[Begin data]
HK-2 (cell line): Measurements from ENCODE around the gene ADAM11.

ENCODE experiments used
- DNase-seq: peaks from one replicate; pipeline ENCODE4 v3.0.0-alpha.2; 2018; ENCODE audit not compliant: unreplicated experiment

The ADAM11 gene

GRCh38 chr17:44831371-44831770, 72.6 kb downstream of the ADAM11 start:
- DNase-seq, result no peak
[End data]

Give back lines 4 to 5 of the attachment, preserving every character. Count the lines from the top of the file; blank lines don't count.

The ADAM11 gene

GRCh38 chr17:44831371-44831770, 72.6 kb downstream of the ADAM11 start: